White coaster holding clear glass filled with opaque boba, orange colored iced tea, white foam and a metal straw.

Taste

A note to anyone who hasn’t tried cheese foam before: it’s really rich, so I wouldn’t recommend eating by the spoonful unless you’re having that kind of a day.

The name is kind of a misnomer, since it involves cream cheese and not a traditionally savory and/or funky one like smoked gouda or blue cheese. It’s similar to cheesecake, in both its decadence and its use of cream cheese.

When mixed into tea, it makes the tea creamy and the slight tang of the cream cheese comes through without being too much.

Variations

If you’ve ever had an iced sea salt coffee, then you can do something similar here! Increase the salt in the cheese foam to 3/4 teaspoon, and you’re set.

You can flavor the cheese foam however you would like. My decision to use rosewater was mostly driven by the two almost full bottles in the pantry (and I like the flavor).

Vanilla extract, orange blossom water, sifted matcha, cocoa powder or instant espresso powder also sound like mouth watering ideas! You can stir them in like you would with the rosewater.

Sour Cream Substitution

Read more: How to make spice tea with tang

Say you don’t have cream cheese on hand and/or can’t find any: you can make this recipe with sour cream instead, even though it makes something that isn’t technically “cheese” foam anymore. Use the same weight of sour cream as you would cream cheese (4 ounces).

You can follow the exact same method as the original cream cheese recipe.

However, if you have a little extra time and energy, I’d recommend whipping the cream, then mixing in everything else. This will make for a slightly thicker texture than mixing the liquid heavy cream into the sour cream.

Regardless of what method you use, because sour cream is thinner than cream cheese, you don’t need to add the cream/milk and water at the end.

Overall, I find that the texture is thinner than the cream cheese foam (not a bad thing, since it mixes into your drink more easily).

It’s also a little less decadent (which makes sense, given that there’s 34.4g of fat per 100g of cream cheese compared 19.4g of fat per 100g of sour cream).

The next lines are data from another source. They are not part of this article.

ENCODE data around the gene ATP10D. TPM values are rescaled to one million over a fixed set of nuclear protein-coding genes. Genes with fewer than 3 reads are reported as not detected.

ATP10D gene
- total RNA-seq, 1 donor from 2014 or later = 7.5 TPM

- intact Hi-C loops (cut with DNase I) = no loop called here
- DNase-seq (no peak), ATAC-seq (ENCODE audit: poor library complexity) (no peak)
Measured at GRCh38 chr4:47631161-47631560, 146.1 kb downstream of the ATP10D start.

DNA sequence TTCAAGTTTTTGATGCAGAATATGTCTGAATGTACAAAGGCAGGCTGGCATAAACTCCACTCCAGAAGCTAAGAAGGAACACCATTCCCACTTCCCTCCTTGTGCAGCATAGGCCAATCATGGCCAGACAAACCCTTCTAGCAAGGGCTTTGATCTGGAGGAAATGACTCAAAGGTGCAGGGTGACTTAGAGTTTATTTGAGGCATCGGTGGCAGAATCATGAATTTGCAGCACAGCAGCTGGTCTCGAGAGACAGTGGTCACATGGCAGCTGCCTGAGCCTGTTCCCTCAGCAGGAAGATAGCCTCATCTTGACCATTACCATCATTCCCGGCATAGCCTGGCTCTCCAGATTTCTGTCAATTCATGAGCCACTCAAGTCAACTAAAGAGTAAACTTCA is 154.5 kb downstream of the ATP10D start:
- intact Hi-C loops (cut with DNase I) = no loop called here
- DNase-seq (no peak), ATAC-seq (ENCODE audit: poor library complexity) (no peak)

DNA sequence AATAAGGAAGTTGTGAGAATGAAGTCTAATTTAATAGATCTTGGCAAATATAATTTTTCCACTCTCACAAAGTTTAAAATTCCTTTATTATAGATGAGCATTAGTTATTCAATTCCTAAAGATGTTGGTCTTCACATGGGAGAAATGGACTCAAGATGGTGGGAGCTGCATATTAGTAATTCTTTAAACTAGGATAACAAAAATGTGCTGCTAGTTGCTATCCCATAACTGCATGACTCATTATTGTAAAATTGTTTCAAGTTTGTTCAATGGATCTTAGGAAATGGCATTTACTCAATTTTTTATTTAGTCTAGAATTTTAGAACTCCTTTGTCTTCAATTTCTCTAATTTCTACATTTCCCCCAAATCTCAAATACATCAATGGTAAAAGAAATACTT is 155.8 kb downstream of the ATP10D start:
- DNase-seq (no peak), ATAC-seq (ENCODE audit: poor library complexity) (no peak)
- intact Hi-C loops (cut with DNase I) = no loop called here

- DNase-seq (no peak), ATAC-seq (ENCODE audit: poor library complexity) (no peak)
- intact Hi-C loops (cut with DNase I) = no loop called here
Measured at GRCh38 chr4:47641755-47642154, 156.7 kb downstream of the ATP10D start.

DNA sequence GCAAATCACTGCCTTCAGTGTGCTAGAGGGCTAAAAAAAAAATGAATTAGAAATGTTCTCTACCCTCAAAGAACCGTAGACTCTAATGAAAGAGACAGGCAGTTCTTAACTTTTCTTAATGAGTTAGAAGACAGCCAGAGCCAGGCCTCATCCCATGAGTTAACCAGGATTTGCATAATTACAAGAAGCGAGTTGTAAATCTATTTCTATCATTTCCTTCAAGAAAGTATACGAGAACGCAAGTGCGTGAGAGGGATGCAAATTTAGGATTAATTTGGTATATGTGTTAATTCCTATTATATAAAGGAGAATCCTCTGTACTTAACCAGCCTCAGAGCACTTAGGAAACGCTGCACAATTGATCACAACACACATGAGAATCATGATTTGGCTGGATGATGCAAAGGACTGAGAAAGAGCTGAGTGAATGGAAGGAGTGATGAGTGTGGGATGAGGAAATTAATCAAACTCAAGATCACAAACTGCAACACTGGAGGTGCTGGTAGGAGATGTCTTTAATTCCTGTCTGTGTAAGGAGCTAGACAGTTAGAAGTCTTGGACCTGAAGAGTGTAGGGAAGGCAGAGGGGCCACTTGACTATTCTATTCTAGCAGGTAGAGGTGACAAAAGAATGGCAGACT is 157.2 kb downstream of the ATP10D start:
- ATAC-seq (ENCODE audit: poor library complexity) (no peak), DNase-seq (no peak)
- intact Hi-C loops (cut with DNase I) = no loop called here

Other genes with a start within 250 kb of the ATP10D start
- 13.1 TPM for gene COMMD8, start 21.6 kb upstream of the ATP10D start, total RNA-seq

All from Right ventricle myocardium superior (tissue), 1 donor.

Depending on my mood, sometimes I like to double the amount of sugar (from 2 tablespoons to ¼ cup) when I use sour cream. Sour cream is a lot tangier than cream cheese, and I (can’t speak for you) am not here for a half-hearted cheese foam.

Toppings

Toppings are optional, and you can omit the boba if you would like. Or you can add other toppings (grass jelly would be amazing!).

Drink Options

You can play around with the kind of drink you use under the cheese foam, too.

My friend really got me into the fruit milk tea vibe recently, so I can imagine a world where cheese foam on top of grapefruit green teawould hit the spot.

Or maybe you’re in the mood for treating yourself (can relate, especially as I’m typing this up alongside a hefty dose of the Sunday scaries), and want to do cheese foam on top of already creamy red bean milk tea.

I’ve also used it on top of black coffee, and my roommate has been a fan of doctoring up her Thai tea and her hot chocolate with it.

Creamy orange and brown milk tea with ice and brown sugar boba mixed in.

Make Ahead

You can make the tea and cheese foam ahead of time. Store them in the fridge for up to one week, and you can build yourself a boba shop worthy drink whenever you’re in the mood.

I would not recommend making the boba too far in advance, since it gets hard after you refrigerate it.

Sometimes I have leftover boba from the day before, and microwave the boba for 30-60 seconds until it’s warm and soft again. It’s passable for leftovers, but the boba is definitely best consumed on the day that it is cooked!

Read more: how to make boba milk tea without black tea